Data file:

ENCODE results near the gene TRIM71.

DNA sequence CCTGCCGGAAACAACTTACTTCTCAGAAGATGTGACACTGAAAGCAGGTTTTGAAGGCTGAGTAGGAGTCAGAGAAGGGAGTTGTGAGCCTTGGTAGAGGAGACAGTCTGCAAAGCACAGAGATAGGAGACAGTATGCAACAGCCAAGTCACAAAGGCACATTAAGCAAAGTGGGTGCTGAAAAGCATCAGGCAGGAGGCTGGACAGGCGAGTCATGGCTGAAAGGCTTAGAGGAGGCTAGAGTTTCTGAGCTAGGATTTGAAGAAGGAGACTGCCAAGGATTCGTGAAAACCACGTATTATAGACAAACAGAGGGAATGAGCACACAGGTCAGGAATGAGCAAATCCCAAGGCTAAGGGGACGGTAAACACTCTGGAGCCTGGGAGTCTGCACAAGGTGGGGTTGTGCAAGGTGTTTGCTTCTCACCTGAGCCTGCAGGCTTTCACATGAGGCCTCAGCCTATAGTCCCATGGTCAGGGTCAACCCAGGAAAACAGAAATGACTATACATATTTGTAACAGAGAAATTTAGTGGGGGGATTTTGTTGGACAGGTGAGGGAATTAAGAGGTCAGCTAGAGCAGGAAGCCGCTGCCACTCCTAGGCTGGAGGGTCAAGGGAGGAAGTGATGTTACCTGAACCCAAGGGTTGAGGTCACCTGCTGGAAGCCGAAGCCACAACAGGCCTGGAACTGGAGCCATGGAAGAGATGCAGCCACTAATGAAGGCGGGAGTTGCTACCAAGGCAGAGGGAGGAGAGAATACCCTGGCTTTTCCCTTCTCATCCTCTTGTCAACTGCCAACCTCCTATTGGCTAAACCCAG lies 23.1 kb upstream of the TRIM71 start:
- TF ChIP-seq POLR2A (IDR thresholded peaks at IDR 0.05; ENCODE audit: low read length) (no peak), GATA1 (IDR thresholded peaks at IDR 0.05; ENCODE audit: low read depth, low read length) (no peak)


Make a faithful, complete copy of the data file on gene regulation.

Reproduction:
ENCODE results near the gene TRIM71.

DNA sequence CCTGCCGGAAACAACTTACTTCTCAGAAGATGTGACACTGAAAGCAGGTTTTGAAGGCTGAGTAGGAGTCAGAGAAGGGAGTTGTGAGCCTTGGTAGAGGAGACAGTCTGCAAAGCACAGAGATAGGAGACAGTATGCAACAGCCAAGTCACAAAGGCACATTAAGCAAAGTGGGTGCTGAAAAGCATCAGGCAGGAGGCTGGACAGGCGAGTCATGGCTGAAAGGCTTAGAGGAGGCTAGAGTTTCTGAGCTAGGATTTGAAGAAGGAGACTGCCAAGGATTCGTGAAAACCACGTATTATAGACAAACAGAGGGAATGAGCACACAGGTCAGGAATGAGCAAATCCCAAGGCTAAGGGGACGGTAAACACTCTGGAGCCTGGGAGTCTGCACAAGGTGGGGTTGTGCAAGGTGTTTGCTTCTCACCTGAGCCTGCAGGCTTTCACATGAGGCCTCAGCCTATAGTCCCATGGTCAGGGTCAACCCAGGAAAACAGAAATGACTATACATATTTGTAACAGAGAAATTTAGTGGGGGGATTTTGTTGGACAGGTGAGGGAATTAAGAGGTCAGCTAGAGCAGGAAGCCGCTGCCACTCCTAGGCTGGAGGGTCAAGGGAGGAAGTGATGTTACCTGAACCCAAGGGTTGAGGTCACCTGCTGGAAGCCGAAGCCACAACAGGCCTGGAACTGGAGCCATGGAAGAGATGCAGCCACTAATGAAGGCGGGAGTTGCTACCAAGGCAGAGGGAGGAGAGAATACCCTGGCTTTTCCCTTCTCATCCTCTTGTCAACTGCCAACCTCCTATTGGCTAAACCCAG lies 23.1 kb upstream of the TRIM71 start:
- TF ChIP-seq POLR2A (IDR thresholded peaks at IDR 0.05; ENCODE audit: low read length) (no peak), GATA1 (IDR thresholded peaks at IDR 0.05; ENCODE audit: low read depth, low read length) (no peak)